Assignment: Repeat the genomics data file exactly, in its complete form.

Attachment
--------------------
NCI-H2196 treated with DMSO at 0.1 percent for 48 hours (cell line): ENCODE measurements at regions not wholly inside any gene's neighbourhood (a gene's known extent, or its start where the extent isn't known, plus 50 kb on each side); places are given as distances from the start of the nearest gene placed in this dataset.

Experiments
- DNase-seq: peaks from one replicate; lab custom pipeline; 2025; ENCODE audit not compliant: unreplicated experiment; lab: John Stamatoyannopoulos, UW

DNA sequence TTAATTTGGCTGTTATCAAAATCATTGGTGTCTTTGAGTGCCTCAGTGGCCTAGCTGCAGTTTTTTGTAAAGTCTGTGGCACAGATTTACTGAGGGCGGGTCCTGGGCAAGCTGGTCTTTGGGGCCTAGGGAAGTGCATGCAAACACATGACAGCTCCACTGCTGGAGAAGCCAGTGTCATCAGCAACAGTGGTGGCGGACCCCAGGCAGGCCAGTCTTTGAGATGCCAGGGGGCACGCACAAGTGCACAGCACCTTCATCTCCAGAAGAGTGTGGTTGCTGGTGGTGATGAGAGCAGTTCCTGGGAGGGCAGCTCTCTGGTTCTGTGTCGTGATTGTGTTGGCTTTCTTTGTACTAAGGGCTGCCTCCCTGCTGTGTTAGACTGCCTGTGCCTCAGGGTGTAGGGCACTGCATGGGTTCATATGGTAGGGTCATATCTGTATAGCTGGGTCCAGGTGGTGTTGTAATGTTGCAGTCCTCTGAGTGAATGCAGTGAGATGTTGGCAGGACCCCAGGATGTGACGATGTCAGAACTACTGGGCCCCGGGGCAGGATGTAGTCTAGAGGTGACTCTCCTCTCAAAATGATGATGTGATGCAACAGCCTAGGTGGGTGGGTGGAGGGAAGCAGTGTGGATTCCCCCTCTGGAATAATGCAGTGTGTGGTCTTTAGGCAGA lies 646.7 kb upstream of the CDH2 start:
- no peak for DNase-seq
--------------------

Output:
NCI-H2196 treated with DMSO at 0.1 percent for 48 hours (cell line): ENCODE measurements at regions not wholly inside any gene's neighbourhood (a gene's known extent, or its start where the extent isn't known, plus 50 kb on each side); places are given as distances from the start of the nearest gene placed in this dataset.

Experiments
- DNase-seq: peaks from one replicate; lab custom pipeline; 2025; ENCODE audit not compliant: unreplicated experiment; lab: John Stamatoyannopoulos, UW

DNA sequence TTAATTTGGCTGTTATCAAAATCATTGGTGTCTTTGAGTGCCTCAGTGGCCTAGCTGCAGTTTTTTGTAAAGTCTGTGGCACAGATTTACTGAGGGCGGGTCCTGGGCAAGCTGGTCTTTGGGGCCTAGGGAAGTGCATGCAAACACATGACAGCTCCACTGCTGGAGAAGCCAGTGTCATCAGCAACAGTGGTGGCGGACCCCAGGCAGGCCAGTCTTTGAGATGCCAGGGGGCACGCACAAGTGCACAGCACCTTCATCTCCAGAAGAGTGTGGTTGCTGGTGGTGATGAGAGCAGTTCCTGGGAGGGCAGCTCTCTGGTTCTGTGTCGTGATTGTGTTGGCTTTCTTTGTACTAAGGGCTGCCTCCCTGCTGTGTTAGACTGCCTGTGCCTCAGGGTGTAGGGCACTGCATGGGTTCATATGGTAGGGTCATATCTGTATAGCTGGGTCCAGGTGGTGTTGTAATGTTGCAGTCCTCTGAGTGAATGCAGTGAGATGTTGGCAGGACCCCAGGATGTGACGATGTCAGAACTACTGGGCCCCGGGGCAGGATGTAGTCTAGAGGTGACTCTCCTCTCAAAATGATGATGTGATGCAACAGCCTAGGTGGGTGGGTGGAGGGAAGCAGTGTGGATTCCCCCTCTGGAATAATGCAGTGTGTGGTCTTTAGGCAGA lies 646.7 kb upstream of the CDH2 start:
- no peak for DNase-seq